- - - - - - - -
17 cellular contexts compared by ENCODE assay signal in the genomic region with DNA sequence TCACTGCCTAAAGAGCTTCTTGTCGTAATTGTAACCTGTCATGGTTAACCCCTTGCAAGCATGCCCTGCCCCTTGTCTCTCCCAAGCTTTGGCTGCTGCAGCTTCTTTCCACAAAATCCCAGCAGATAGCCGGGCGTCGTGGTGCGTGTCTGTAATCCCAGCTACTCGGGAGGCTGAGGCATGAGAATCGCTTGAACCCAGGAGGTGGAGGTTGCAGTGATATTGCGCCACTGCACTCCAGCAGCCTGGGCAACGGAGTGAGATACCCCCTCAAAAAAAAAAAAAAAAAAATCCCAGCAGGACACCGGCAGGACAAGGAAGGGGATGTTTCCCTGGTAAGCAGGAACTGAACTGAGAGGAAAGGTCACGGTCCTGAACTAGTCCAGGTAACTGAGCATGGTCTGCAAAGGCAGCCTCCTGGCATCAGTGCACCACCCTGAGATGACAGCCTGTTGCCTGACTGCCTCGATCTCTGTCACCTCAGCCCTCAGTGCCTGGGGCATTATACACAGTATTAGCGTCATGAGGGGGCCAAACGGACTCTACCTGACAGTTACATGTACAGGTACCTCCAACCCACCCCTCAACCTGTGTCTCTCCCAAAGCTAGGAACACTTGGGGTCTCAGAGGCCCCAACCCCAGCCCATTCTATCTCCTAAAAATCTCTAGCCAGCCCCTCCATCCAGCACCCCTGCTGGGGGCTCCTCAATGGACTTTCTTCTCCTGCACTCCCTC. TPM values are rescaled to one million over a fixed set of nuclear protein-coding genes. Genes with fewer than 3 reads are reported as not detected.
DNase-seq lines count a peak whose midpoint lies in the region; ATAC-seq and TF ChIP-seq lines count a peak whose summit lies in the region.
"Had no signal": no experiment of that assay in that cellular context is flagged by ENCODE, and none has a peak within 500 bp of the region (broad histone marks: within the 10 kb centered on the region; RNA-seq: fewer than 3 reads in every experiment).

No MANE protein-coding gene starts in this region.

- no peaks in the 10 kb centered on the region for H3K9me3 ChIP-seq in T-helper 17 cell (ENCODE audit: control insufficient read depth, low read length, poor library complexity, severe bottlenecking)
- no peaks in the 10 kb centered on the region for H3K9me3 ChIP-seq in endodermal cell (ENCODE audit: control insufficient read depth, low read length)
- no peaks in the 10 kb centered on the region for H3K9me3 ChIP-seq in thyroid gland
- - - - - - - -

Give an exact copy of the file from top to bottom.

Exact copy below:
17 cellular contexts compared by ENCODE assay signal in the genomic region with DNA sequence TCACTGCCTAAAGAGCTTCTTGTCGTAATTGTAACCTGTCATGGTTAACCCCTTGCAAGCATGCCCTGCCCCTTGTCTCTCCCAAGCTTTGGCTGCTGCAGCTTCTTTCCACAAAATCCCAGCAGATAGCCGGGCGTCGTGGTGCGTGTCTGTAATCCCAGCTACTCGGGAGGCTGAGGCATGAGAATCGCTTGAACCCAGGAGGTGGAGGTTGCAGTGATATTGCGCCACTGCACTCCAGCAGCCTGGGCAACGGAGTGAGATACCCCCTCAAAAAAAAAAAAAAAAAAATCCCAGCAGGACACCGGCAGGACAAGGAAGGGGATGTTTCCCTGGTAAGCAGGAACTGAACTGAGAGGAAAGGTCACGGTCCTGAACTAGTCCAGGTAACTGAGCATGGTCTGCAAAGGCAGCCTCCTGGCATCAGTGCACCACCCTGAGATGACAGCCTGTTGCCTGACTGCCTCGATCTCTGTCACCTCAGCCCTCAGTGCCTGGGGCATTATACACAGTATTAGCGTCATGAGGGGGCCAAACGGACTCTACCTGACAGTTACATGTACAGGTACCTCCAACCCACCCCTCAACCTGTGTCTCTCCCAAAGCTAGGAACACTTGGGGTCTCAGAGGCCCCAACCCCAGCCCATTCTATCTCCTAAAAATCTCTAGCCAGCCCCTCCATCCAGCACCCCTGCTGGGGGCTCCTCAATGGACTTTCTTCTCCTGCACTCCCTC. TPM values are rescaled to one million over a fixed set of nuclear protein-coding genes. Genes with fewer than 3 reads are reported as not detected.
DNase-seq lines count a peak whose midpoint lies in the region; ATAC-seq and TF ChIP-seq lines count a peak whose summit lies in the region.
"Had no signal": no experiment of that assay in that cellular context is flagged by ENCODE, and none has a peak within 500 bp of the region (broad histone marks: within the 10 kb centered on the region; RNA-seq: fewer than 3 reads in every experiment).

No MANE protein-coding gene starts in this region.

- no peaks in the 10 kb centered on the region for H3K9me3 ChIP-seq in T-helper 17 cell (ENCODE audit: control insufficient read depth, low read length, poor library complexity, severe bottlenecking)
- no peaks in the 10 kb centered on the region for H3K9me3 ChIP-seq in endodermal cell (ENCODE audit: control insufficient read depth, low read length)
- no peaks in the 10 kb centered on the region for H3K9me3 ChIP-seq in thyroid gland